Remarkably, she has achieved this success despite having had no formal training in dance or theatre in her youth, excluding stints in the drama clubs at Horwang School and Thammasat. She didn’t even take dance lessons as a child. “I didn’t have that privilege. I was the one volunteering for things, the one dancing at New Year’s parties,” she says coolly, without breaking her rhythm. In fact, a steely determination for self-growth might be her most defining quality. “Throughout my life, I’ve just wanted to gain more skills. I’ve never thought about a career path,” she admits.
However obliquely, that internal drive has led her to BDMS, and the experiences that have led up to it have given her work in empathy communication its unique shape.
After graduating from university, a friend directed her to an advertisement on Pantip.com for a B-Floor casting call, which she attended without expectations. “I had seen one of their performances the year before and knew that I wanted to do what they were doing,” Dao recalls, her eyes glowing and clear. “They didn’t tell me not to come back, and I’ve never left B-Floor.” Thanks to her work in the theatre company, Dao says she began to notice changes occurring within herself. Each practice would elicit certain memories, and she wondered where the nexus between body and mind existed, how these new channels in her mind were being opened. She decided to find out for herself. “I Googled master’s programmes,” she confesses with a smile.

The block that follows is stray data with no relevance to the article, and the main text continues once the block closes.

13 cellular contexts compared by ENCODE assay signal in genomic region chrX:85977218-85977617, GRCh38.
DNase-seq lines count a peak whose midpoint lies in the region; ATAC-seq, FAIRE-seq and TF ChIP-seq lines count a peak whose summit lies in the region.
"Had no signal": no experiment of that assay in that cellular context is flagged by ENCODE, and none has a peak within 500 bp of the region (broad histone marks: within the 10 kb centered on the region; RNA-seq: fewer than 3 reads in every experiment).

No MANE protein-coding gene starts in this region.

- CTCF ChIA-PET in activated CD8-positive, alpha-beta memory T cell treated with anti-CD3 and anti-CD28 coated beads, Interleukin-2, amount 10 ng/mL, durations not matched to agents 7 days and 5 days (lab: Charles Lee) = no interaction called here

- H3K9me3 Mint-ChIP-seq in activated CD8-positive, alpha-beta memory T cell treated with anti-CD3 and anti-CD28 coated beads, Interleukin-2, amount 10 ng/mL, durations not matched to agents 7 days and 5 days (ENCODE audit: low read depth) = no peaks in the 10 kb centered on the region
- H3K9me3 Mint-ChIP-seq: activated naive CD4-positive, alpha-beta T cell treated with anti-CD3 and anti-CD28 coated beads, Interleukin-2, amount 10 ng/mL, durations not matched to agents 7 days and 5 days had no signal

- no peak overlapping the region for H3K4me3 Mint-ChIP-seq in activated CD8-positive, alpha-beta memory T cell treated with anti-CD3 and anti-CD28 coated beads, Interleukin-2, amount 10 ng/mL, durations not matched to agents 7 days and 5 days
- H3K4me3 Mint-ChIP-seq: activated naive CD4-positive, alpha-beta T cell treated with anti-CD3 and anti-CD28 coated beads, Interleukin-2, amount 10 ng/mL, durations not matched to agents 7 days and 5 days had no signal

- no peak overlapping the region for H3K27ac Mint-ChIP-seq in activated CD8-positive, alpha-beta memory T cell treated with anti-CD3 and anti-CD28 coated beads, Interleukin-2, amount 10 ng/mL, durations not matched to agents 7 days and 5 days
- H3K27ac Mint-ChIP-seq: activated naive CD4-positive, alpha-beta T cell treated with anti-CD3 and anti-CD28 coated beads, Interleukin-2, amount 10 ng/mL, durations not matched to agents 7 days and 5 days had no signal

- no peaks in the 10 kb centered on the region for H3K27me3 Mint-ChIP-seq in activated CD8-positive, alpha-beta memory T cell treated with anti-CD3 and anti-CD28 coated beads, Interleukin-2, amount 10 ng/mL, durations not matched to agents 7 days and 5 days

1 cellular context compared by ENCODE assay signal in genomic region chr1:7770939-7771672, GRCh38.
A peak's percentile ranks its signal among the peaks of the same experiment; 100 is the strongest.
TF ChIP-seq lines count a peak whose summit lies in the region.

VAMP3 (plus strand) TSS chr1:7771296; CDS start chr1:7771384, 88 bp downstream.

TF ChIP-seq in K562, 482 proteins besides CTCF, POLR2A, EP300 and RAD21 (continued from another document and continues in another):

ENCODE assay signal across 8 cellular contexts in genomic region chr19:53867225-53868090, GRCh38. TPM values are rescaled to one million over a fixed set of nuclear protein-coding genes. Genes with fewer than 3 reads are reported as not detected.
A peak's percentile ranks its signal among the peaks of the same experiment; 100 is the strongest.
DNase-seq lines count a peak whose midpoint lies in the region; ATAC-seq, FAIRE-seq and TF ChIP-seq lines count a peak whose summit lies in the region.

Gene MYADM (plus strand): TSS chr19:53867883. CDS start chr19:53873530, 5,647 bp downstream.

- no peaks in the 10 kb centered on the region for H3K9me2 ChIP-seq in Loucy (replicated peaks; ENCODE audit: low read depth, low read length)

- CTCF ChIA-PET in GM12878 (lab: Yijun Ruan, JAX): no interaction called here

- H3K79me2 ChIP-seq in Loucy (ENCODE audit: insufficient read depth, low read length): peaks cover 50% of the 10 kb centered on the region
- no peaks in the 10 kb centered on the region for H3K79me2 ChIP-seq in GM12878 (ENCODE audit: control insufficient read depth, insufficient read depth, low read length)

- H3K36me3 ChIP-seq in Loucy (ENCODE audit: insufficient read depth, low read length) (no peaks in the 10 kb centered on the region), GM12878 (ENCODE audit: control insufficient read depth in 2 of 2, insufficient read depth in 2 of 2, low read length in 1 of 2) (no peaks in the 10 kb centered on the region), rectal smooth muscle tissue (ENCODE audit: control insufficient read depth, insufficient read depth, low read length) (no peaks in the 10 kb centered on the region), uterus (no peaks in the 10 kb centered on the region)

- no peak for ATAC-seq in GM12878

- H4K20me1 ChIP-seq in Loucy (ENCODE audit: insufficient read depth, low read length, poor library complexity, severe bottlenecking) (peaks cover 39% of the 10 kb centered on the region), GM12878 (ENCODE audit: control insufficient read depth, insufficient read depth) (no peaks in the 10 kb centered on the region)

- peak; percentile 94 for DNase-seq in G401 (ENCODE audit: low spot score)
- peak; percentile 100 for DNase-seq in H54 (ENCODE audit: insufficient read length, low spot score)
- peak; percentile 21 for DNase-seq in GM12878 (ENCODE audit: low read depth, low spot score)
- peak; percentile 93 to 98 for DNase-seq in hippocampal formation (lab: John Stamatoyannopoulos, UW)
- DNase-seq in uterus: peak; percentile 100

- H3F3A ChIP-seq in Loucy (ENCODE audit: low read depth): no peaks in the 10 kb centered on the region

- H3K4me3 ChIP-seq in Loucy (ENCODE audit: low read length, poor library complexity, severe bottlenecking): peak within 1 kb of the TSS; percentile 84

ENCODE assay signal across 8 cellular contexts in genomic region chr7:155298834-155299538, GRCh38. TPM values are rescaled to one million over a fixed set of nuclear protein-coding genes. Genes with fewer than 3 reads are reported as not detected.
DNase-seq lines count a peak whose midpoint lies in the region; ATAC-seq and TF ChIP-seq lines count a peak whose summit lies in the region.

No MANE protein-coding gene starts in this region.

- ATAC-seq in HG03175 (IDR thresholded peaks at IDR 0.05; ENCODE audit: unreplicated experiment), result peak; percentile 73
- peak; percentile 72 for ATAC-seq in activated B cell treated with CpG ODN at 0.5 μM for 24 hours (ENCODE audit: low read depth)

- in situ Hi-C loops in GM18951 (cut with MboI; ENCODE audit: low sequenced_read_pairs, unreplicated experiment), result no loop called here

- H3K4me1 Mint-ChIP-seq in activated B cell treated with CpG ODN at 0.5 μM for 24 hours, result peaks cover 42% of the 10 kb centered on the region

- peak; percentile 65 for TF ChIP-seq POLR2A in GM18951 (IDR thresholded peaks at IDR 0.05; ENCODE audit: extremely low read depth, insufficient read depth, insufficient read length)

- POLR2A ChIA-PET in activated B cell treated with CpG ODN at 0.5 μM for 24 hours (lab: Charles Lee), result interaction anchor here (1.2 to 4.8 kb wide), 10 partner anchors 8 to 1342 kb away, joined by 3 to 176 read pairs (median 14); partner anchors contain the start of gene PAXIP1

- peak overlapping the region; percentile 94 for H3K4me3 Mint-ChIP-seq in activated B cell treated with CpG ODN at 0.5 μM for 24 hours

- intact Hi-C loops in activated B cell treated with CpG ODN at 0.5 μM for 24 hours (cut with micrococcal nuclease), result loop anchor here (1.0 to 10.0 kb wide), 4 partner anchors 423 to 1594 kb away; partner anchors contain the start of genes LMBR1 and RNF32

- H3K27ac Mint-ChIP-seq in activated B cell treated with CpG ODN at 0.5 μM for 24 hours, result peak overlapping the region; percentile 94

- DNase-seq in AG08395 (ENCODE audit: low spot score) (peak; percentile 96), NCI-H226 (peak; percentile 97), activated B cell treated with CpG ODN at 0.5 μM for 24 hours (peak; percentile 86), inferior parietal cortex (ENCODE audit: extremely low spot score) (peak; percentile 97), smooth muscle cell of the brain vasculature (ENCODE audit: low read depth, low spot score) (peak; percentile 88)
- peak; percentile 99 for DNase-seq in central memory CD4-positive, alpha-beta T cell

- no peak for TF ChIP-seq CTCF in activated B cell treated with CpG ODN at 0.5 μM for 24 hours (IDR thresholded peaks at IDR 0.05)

Whether talking to her or seeing her perform, it becomes clear she does not shy away from challenges but rather lets them flow through her. When she set off for London to pursue a master’s degree in Dance Movement Therapy from Goldsmiths University, she says she approached the coursework, as well as the extracurricular work, with an open mind. “I spent two days every week working with elementary school children with learning disabilities,” she recalls. “I was used to being on a stage; I never imagined myself working in a school.”
school.” When she returned to Thailand – with a degree in a field few in this country knew about – she was introduced to Dr Jom Choomchuay, the thought leader in paediatric care and mental wellness. She took a job at his esteemed Meerak Clinic in Nonthaburi, providing one-on-one and small group dance therapy classes to children. The sessions involved limited verbal communication – just enough to explain the concept before Dao would play music and let the kids move. “I told them, ‘Listen to your heart and talk to me through your body.’”
Her coursework had taught her to notice even the smallest movements. “The kids could be sitting all session, and that’s okay. Sitting is movement, it has meaning. Your body language says a lot about what’s going on inside of you,” she says. “Dance therapy gave them time to be themselves, and space to explore what’s going on in their mind in a safe way.”